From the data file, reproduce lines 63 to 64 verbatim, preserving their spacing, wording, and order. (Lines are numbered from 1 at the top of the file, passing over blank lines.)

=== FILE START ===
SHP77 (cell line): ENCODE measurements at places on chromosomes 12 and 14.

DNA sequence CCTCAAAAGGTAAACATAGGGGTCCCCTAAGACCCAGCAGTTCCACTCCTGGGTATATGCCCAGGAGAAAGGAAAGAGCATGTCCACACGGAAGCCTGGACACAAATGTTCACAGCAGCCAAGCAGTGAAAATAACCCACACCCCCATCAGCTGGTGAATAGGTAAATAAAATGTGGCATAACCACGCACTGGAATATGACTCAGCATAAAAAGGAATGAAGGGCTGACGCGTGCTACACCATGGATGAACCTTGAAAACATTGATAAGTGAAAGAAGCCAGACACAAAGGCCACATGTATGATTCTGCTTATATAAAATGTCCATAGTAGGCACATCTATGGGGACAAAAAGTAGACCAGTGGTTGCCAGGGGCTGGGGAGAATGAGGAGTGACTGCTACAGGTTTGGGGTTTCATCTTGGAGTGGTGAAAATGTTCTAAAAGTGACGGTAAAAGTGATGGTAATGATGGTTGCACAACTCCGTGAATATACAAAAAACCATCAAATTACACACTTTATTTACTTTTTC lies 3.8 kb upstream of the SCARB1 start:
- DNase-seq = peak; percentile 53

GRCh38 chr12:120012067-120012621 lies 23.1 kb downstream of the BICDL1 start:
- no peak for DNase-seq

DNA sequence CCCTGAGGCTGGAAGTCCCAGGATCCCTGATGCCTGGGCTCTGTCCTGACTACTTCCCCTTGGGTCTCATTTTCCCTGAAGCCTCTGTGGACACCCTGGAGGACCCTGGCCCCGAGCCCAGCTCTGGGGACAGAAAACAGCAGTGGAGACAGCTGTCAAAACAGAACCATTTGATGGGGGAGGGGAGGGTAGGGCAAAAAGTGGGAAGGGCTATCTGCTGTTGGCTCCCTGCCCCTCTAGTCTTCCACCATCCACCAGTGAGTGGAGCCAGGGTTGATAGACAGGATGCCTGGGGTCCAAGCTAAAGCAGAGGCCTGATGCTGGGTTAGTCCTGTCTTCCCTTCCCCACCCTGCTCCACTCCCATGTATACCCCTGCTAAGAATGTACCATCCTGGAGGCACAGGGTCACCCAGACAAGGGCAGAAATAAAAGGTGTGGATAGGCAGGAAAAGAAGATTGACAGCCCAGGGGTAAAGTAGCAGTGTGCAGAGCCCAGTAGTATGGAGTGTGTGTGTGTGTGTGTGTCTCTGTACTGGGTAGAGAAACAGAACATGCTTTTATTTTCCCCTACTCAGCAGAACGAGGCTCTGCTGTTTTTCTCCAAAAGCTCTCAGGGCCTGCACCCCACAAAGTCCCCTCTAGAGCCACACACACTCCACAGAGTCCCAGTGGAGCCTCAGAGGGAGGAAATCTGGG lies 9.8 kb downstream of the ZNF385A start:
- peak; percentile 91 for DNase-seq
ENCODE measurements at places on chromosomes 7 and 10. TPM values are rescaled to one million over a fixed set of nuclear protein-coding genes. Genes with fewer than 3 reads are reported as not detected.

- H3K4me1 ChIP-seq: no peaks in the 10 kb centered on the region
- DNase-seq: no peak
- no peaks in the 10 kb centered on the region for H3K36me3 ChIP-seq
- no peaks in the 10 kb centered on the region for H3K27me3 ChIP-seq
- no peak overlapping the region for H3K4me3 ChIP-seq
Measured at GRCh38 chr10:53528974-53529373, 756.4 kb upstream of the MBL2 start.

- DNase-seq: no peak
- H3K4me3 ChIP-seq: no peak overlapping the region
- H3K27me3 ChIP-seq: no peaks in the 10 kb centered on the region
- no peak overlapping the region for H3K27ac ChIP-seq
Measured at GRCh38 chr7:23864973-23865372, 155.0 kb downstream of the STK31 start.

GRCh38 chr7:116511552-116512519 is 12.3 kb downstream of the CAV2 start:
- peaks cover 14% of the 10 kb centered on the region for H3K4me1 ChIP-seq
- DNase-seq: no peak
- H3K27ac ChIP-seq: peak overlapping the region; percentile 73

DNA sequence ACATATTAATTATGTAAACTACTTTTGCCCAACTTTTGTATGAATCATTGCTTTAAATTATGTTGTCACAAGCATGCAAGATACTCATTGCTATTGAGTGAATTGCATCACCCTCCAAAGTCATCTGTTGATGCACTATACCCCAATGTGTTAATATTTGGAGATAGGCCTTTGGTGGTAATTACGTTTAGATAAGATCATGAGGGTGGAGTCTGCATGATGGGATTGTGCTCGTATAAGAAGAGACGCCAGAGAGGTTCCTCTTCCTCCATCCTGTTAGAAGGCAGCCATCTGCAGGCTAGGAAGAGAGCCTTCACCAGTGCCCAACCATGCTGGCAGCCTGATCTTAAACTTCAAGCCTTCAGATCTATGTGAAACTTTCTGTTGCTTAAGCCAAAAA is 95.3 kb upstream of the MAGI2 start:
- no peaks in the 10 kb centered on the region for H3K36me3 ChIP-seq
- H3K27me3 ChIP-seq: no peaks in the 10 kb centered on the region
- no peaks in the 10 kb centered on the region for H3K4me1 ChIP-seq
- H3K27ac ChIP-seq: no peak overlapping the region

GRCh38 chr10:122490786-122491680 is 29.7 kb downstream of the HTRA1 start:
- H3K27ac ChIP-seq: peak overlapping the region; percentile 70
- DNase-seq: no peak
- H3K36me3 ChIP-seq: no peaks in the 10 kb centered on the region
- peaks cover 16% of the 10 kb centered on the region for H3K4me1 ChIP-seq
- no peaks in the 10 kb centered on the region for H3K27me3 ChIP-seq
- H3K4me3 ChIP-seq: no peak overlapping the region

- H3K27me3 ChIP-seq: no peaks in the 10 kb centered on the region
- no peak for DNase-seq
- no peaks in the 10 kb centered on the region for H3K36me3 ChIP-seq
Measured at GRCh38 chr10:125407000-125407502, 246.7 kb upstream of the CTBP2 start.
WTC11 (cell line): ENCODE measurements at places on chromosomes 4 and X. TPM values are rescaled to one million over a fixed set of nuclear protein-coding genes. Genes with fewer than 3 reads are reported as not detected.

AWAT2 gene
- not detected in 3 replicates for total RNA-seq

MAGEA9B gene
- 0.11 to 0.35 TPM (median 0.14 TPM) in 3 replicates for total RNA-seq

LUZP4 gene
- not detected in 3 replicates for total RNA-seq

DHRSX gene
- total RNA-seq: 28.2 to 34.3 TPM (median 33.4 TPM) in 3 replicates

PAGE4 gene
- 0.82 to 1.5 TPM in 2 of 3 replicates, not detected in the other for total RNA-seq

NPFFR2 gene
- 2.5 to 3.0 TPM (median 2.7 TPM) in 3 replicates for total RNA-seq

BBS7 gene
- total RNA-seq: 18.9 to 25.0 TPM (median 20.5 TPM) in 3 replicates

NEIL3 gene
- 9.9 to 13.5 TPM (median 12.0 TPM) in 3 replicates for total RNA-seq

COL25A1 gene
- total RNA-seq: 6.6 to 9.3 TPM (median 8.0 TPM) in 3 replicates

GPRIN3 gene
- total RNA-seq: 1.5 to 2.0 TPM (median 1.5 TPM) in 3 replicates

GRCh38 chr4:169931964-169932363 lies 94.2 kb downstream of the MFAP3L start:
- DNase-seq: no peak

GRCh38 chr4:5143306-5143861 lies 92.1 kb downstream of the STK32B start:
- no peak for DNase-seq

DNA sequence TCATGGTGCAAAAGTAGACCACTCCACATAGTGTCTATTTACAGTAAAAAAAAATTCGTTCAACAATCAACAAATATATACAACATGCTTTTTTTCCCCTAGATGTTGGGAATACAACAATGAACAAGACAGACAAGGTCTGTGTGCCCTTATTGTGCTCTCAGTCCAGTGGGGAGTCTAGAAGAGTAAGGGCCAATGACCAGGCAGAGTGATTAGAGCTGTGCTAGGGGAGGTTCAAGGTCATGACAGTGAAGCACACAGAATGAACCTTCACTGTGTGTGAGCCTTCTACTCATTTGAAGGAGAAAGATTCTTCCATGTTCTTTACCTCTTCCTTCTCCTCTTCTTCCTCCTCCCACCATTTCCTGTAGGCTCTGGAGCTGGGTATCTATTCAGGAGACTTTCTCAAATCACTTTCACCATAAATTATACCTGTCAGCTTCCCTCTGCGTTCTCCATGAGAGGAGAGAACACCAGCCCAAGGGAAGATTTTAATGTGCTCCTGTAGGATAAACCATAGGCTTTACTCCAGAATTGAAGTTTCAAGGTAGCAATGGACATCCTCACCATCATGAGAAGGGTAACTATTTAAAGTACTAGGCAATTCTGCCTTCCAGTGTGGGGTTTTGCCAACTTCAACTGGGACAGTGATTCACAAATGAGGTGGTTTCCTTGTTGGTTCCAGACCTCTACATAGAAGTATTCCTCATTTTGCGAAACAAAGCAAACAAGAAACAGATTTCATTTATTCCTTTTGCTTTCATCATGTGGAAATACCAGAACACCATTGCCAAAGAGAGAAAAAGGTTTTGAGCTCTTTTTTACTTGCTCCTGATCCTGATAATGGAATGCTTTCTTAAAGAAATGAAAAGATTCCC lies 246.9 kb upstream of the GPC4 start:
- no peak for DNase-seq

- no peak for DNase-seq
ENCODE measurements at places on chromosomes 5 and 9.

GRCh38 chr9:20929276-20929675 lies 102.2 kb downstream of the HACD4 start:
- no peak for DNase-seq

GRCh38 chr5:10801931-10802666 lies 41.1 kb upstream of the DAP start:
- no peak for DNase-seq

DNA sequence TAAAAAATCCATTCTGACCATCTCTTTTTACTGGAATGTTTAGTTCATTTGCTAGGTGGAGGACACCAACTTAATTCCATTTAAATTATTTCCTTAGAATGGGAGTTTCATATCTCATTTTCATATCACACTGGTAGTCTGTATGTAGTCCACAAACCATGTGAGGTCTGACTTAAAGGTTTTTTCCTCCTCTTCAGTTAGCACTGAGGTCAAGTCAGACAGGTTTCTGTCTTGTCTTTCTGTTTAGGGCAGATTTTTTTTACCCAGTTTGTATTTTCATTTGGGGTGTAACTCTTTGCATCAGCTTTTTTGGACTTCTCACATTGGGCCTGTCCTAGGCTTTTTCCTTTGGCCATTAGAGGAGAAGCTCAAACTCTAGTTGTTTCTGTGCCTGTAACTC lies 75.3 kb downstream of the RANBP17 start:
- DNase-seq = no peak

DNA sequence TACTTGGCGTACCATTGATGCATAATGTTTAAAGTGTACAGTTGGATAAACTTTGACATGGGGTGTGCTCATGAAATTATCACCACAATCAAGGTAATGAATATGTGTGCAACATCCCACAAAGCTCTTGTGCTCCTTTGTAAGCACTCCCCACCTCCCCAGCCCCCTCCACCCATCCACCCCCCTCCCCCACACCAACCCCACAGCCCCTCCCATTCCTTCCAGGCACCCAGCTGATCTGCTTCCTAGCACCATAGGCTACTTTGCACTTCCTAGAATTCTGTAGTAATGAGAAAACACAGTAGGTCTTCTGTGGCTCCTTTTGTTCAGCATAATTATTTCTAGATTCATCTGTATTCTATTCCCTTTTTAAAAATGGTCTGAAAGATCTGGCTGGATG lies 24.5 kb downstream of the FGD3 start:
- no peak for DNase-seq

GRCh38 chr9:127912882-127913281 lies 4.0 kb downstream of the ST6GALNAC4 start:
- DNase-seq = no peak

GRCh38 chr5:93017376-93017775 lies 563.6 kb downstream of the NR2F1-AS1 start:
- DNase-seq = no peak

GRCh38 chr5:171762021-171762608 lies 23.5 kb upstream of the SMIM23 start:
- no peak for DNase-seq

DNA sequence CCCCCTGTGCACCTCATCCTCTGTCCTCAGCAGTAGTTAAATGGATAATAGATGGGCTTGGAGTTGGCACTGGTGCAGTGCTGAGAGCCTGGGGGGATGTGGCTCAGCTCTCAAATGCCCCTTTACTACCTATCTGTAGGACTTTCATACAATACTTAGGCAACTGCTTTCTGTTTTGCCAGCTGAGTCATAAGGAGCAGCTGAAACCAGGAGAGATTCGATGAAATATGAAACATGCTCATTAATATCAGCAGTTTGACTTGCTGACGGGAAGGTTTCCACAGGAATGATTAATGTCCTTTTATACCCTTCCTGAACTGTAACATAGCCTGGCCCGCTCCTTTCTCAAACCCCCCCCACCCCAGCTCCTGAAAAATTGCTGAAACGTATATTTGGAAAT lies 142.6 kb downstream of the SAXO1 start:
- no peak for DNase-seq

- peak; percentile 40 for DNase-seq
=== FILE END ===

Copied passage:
GRCh38 chr4:5143306-5143861 lies 92.1 kb downstream of the STK32B start:
- no peak for DNase-seq